• 39. Step 7: Monitor Your Progress• Here are the general questions to ask: • Have your financial goals stayed the same? • Are you meeting your budget? • Are you earning the investment rates of return you anticipated? • To what degree is inflation affecting your finances? • Has your tax situation changed? Once you implemented your investment strategy, you need to monitor your investment ensure that they remain appropriate for your financial goals. While you should generally try to avoid frequent changes to your investments, you should at least annually assess your investment’s performance to see that it meets your expectations. Saunders Learning Group, LLC, Andover, KS
    • 40. Questions Saunders Learning Group, LLC, Andover, KS
    • 41. Summary of Book Figuring Out Wall Street Consumer’s Guide To Financial Markets By Floyd Saunders Publisher: Saunders Learning Group ISBN: 978-0-9824019-0-3 available from Amazon, B&N, and http://www.figuringout wallstreet.com or www.floydsaunders.com Author Contact email: floyd@floydsaunders.com Blog: www/money/floydsaunders.com Twitter @floydsaunders Facebook: Figuring Out Wall Street Sideshare: http://www.slideshare.net/FloydSaunders Book summary: From bank failures to home foreclosures and panic around the world, Figuring Out Wall Street, is the concise guide to help everyone understand how this latest crisis happened, who was responsible and what to do now to restore our financial systems. Written in an easy to understand manner, even the most complex financial concepts are easy to digest. This book provides help to monitor investments with a review of investment products, financial regulators and economic indicators. Learn how the stock market exchanges work and the world of investment banking, hedge funds, venture capital and private equity. Every chapter includes action plans for investing. Saunders Learning Group, LLC, Andover, KS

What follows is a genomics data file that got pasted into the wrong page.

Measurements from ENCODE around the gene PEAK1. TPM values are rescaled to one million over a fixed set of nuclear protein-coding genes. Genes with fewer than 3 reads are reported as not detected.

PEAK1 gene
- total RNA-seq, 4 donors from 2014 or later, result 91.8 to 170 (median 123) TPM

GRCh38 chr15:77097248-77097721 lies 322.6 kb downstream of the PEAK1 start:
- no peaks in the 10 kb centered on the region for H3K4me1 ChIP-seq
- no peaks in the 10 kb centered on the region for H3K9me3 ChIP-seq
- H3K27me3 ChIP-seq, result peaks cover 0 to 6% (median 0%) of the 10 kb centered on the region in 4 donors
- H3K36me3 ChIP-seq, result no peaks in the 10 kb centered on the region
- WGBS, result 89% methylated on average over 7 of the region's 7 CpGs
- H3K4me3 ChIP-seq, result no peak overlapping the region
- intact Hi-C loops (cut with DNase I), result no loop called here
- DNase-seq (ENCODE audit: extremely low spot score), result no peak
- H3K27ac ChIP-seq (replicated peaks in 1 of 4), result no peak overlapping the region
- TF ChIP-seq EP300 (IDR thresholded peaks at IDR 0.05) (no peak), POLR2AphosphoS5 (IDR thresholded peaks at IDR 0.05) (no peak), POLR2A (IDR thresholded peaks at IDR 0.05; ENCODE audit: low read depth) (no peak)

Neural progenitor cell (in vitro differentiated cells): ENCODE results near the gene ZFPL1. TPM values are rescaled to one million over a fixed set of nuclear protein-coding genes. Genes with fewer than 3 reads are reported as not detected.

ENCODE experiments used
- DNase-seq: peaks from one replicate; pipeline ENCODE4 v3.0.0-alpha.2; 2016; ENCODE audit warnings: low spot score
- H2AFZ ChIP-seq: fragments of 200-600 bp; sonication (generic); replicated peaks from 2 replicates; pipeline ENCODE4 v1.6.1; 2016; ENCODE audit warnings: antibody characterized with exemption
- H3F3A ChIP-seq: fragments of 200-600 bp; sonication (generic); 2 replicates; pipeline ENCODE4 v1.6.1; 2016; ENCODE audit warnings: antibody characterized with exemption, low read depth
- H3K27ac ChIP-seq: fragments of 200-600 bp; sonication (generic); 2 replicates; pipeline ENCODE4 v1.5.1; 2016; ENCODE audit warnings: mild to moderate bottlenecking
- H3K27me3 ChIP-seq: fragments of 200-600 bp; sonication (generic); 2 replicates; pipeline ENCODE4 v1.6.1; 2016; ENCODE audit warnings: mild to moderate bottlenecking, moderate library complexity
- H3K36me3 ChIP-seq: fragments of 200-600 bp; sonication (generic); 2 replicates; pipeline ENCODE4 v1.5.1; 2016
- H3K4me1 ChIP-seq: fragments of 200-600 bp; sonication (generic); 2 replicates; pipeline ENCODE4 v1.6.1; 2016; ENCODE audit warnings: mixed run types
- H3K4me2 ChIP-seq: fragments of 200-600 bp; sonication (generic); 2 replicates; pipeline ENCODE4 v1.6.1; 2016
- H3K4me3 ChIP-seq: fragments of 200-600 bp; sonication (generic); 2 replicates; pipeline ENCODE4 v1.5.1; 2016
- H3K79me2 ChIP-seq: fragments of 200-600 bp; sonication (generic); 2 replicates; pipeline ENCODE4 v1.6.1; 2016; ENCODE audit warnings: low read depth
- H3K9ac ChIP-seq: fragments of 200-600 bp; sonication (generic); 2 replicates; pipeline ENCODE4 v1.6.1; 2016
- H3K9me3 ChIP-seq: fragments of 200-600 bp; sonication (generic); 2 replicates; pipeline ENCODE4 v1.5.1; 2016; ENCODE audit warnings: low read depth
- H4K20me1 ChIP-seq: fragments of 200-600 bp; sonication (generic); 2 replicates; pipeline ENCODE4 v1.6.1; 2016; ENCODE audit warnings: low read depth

• 42. About the Author  Floyd Saunders has worked on Wall Street with both Bank of America and JPMorgan, where is was a vice president in global financial systems. He has worked across the industry in retail, commercial, and investment banking.  He has taught courses in Money and Banking and extensively for the American Institute of Banking and various colleges.  As a consultant, he developed and taught a wide range of banking and investing courses.  He authored three programs for the American Bankers Association: Banking on Mutual Funds and Annuities, Introduction to Securities Markets and Investing in Securities. Saunders Learning Group, LLC, Andover, KS date